Janet's Conner

This Blog tell the Truth and will never not tell the Truth. Impeach Bush

Wednesday, July 19, 2006


(CBS) - According to a recent report from the VA, more than 50,000 vets from Iraq and Afghanastan are believed to be suffering from mental health problems-nearly half of them from Post Traumatic Stress Disorder, or PTSD. It's well documented and, says the Pentagon, well treated both in the field and at home.

BUT CBS NEWS CHIEF INVESTIGATIVE CORRESPONDENT ARMEN KETEYIAN reports that at least in one large military base in Colorado, solders are saying members of the Army command are simply paying lip service, at best, to PTSD---hindering their treatment and upending their careers.

The 2nd Brigade Combat Team in Fort Carson, Colo., is training to go back to Iraq after experiencing some of the fiercest combat last year. The unit lost soldiers at double the rate of other Army posts around the country, including Pfc. Sam Lee, who committed suicide at a Ramadi Army barracks.

"As he was going outside, that's pretty much when I came in the room and saw him fire on himself," says Pvt. Tyler Jennings.

"The second round actually came by and missed my head and hit my weapon," adds Pvt. Corey Davis. "So I had to use his weapon. And I mean I got it with his blood on it still."

Jennings and Davis say that surreal scene, among many others, led to nightmares, flashbacks and anxiety attacks---classic symptoms of PTSD.

"I had panic attacks every time," says Jennings. "And I had it all set up, I was going to hang myself."

In a recent report, more than one-third of Iraqi war veterans sought help for mental health problems, including PTSD, within a year of returning home. A report from a congressional watchdog group detailed failures by the Department of Defense to identify and deal with anxiety issues like PTSD.

In the face of what some are calling an epidemic of PTSD in the military, nearly a dozen soldiers at Fort Carson, told CBS NEWS that their cries for mental health either went unanswered or they found themselves subject to unrelenting abuse and ridicule.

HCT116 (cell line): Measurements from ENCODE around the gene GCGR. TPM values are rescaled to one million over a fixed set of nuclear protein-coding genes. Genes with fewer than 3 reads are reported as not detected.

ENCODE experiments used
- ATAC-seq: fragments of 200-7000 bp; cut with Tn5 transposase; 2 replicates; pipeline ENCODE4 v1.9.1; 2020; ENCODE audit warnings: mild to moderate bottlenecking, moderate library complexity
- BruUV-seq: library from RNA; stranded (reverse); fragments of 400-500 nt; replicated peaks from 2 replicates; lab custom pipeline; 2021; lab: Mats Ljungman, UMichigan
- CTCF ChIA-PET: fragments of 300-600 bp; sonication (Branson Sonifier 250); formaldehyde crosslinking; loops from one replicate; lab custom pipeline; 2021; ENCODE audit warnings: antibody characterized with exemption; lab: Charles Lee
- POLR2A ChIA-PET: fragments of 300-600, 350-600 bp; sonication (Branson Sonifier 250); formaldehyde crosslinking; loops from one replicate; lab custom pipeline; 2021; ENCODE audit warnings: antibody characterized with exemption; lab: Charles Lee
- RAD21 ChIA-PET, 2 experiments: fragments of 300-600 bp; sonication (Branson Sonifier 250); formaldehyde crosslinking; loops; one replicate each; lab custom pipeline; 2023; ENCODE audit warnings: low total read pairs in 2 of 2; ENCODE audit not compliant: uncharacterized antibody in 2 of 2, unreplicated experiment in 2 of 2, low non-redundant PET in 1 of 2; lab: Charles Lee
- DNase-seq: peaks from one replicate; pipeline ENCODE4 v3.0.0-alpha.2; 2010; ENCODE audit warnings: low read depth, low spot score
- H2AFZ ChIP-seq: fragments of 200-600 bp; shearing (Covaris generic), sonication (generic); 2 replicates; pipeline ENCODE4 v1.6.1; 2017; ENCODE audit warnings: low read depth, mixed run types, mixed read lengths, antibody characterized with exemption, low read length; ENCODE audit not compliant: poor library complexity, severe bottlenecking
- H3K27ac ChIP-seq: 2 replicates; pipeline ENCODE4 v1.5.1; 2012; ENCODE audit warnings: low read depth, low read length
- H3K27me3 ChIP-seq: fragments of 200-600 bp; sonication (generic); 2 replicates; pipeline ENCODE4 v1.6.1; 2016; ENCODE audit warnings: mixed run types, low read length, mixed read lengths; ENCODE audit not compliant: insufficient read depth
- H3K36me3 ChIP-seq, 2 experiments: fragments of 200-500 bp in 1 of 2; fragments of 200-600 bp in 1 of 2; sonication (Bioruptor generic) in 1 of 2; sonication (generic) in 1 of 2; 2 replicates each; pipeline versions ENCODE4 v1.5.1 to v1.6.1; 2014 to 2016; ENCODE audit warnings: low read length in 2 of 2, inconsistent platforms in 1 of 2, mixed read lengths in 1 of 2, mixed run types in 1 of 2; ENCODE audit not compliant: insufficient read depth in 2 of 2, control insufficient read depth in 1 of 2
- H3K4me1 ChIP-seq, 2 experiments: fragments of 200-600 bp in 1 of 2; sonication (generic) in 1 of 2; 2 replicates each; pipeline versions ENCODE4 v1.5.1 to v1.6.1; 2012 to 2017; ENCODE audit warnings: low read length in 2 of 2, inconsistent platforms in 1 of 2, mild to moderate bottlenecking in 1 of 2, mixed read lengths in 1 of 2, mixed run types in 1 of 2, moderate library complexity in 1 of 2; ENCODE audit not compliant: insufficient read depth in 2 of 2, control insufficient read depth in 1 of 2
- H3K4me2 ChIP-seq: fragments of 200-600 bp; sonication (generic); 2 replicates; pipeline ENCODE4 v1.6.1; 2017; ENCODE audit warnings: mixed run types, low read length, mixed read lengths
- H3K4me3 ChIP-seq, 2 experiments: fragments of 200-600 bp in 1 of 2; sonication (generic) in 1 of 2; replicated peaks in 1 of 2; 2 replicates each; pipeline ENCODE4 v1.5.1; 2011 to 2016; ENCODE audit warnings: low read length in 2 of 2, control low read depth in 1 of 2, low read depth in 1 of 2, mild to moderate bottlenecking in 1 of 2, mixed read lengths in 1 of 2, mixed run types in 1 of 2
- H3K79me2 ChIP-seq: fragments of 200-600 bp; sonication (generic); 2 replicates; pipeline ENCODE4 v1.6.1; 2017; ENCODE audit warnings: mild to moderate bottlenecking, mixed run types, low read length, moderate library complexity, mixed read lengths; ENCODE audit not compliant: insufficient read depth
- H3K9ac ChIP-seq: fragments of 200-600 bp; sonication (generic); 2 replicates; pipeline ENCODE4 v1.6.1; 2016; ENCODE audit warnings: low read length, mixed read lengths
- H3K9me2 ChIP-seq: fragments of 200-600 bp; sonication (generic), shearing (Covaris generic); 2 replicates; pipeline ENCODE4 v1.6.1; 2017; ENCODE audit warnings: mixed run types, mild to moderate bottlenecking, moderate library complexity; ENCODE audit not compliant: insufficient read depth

Kate Baron is a clinical psychologist in private practice in Colorado Springs, Colo. Each week, she counsels up to 25 soldiers and their families who are either unwilling or unable to face their problems while on base.

"I think it's a very big problem," says Baron. "They could potentially lose their promotion potential, or just feeling like they're not able to advance in their career. That it's kinda over for them."

Lt. Colonel Eric Kruger, Commanding Officer of the 2nd Brigade Combat Team at Fort Carson, says he's concerned that soldiers aren't seeking help due to fears of fearing ridicule or reprisal.

"It's a tremendous concern," he says. "You don't want a soldier not to seek help for anything. They're our No. 1 asset. Leaders have to engage that every day---and in my experience here, we do.

Col. Kruger says the Army offers ample means to get help for PTSD without jeopardizing one's career---such as a comprehensive screening program in which soldiers are asked to answer questions about their mental state.

***This practice of a comprehensive screening program that soldiers fill out is INADEQUATE! These soldiers cannot decipher if they have problems or not because they don't have medical degrees. This was the topic of one of the hearings on Capitol Hill. I see that the results of that hearing hasn't changed anything!

"You take this step; you fill out the boxes," says Keteyian.

"I did the right thing, 'cause I knew I needed help," Davis says.

"A cry for help and nobody hers it?"

"No, there was no answer."

Today, Davis, like Jennings, has seen a once-promising career upended. Demoted to provate for drug abuse---something experts say is a common coping mechanism for those suffering from the disorder---both face dishonorable discharges.

Both were forced to seek treatment off-base and have been diagnosed with Post Traumatic Stress Disorder. LIKE MANY SOLDIERS, THEY FEEL DESERTED BY THE ARMY THEY ONCE SO PROUDLY SERVED.

Source of Info: CBS NEWS.com
Fort Carson, Colorado
July 12, 2006


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